RM: I think you should just learn from it as you watch it, there are these mystery elements and you don’t know what’s going to happen, everything is life or death, high stakes, you don’t know what’s going to happen. Especially I think in TV today we’ve all learned our lessons not to Google ahead, it ruins stories, you find out when people die and stuff so don’t Google just watch.

In seeing the finished series, is there one moment that surprised you in how different it appears on film versus how it felt while shooting it?

AC: For me there was a lot of those moments, we didn’t watch feedback because we didn’t have the time, so when you watch it you’re wide-eyed and enjoying it because you didn’t have the full spectrum [during filming], you didn’t know what the shot list was or the setups.

RM: Yeah I remember certain days were [tougher] than others and watching it back I curse [director] Simon [Cellan Jones], “You’ve made that look really beautiful and it was f–king miserable.” But that’s the gift of it, you’ve been in places that are so beautiful and then by the fifth take you’re like, “I really hate this,” and you see it back and it was so worth everything we went through.

AC: There was one setup Richard and I shot at night where it was raining all night and you have no reason to change your clothes because you’d just get soaken wet again, I had managed to put a really fine wetsuit on underneath everything which was genius — it wasn’t my idea, but it worked. We didn’t have anywhere to go [between takes], we couldn’t go too far so the lighting guys helped me set-up two heaters and apple boxes but what happened was the rain came in and it would start to come up so we’d have to add more apple boxes otherwise I’d be standing in knee-high water by electrical equipment, we’d sit there with steam coming off and we wouldn’t talk to each other, it was nice to be quiet.

RM: Yeah you have to save your energy for the take and there’s stuff where you have to pretend not to be that cold and it took all of you to pretend you weren’t.

Did you learn to appreciate little things? I was going to have you look through my purse to see if you could point out items that would be useful to build a makeshift survival kit.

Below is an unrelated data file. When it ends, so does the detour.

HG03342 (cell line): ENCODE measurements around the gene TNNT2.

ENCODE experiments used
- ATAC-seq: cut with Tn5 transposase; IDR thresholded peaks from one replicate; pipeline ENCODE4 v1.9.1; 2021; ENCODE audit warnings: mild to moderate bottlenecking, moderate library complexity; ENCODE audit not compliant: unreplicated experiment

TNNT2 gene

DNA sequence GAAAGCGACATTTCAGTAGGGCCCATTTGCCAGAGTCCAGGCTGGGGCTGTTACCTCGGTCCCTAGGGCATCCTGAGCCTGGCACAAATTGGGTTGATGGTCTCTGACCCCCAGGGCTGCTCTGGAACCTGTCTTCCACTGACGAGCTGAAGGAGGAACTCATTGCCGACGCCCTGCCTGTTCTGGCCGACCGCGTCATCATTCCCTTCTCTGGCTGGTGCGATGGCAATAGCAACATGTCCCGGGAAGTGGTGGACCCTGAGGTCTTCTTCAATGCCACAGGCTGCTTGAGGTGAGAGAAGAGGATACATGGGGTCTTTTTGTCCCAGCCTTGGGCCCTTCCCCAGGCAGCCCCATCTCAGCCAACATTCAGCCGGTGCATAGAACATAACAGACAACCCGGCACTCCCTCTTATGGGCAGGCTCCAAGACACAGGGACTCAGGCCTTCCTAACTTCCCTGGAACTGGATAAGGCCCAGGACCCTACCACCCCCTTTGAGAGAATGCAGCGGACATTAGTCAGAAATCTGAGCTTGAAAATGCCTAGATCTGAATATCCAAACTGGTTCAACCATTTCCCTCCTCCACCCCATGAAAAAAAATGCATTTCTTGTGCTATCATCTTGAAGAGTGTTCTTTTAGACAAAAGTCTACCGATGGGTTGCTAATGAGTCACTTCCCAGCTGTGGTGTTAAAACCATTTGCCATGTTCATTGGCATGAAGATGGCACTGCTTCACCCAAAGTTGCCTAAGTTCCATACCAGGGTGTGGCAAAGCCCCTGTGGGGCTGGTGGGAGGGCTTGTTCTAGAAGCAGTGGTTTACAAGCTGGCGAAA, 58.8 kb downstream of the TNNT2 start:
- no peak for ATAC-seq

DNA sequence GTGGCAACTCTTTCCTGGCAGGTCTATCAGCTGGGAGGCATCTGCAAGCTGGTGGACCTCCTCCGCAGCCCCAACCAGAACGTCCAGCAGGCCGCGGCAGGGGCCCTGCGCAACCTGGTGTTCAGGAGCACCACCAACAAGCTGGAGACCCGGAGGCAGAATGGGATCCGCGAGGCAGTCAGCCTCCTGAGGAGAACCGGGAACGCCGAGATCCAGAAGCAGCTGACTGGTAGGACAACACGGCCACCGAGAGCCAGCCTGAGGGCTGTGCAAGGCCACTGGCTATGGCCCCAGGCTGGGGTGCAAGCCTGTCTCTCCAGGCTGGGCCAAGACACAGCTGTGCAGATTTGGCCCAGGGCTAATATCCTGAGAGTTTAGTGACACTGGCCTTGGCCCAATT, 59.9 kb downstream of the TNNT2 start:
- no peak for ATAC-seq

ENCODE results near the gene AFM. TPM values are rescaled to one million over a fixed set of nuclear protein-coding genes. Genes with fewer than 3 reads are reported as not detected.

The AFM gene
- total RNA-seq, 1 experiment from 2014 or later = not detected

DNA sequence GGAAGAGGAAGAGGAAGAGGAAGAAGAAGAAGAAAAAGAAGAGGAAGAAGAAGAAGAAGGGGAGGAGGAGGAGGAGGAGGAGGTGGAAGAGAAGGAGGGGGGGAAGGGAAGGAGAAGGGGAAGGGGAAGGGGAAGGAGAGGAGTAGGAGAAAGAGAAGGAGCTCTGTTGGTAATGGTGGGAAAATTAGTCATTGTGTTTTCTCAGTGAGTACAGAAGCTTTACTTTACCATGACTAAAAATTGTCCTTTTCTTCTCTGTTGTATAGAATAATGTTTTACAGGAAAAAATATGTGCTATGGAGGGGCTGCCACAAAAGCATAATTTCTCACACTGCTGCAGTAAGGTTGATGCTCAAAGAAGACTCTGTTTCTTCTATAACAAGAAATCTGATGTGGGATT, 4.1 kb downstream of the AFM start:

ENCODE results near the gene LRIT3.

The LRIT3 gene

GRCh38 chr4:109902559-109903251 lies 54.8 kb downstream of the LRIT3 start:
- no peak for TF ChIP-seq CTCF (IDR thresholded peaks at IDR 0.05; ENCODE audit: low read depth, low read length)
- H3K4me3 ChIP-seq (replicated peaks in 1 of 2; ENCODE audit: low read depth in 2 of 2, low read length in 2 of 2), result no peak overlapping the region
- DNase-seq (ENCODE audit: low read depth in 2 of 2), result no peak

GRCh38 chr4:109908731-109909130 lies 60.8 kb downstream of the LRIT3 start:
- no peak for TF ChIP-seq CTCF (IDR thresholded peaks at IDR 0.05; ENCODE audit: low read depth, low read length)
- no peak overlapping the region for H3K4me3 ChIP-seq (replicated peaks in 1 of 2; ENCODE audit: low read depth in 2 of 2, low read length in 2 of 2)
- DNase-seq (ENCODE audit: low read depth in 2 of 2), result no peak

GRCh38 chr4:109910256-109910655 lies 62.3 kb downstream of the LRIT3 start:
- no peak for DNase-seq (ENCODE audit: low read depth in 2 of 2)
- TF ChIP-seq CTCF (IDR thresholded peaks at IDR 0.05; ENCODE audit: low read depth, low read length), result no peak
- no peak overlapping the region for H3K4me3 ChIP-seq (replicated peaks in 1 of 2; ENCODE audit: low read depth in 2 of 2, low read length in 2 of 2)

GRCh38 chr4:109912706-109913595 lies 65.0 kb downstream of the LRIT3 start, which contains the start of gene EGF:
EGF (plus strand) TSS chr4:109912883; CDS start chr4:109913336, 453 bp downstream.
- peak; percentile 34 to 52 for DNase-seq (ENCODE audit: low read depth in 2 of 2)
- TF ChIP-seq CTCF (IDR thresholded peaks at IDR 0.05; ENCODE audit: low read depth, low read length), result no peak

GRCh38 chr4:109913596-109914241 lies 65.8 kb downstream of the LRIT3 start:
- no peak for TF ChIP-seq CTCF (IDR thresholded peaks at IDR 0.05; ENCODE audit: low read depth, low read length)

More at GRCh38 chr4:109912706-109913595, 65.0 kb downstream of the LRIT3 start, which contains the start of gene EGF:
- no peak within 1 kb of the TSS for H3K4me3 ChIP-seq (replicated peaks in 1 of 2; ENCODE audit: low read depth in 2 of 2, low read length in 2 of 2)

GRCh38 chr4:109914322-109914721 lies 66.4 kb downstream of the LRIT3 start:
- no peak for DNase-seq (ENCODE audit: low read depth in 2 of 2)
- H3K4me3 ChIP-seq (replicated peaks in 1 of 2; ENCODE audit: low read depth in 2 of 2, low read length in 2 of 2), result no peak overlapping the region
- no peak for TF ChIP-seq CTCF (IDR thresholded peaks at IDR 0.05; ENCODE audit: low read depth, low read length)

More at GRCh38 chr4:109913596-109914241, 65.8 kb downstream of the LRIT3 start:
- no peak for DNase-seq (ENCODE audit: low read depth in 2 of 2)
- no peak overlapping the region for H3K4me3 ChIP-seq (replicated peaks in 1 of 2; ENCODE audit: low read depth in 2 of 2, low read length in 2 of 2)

AC: I think just the purse by itself…

RM: Yeah the purse would be good, sell the purse and then buy some wood.

AC: To be honest you learn what you don’t need, which is very freeing.

RM: Yeah, and there’s no point carrying a cell phone because it was going to get destroyed.

AC: You just need food, water, and heat.

RM: Yeah food, heat, water, and shelter. It’s really good, I loved that. Can you start fires on your own?

AC: I have in the past, I managed it once at camp. But it was in a warm dry climate which was easier, I don’t know about a wet, cold climate, maybe with a lot of will power.

RM: I can, but I need sunshine because I do it with a magnifying glass.

When everything was wrapped what was the most indulgent thing you did for yourself?

AC: I had to go straight to work, I was like, “Adios!” They compacted my schedule so I left. Richie and I were working together every single day and I had to bounce out and you had three more weeks. … I had to run off and all of a sudden I had a badge and a gun so I didn’t get much time to process it.

RM: I landed in the UK, I had not seen my friends or had any free time and I got on a flight with my friends and we went to Ibiza for a week [laughs]. I landed back from Ibiza on a Friday and got picked up from the airport and went straight to Glastonbury Music Festival with my director and we had a few days at the music festival. It was so hot, everything was so hot, I was in heaven.

Interviews From 2014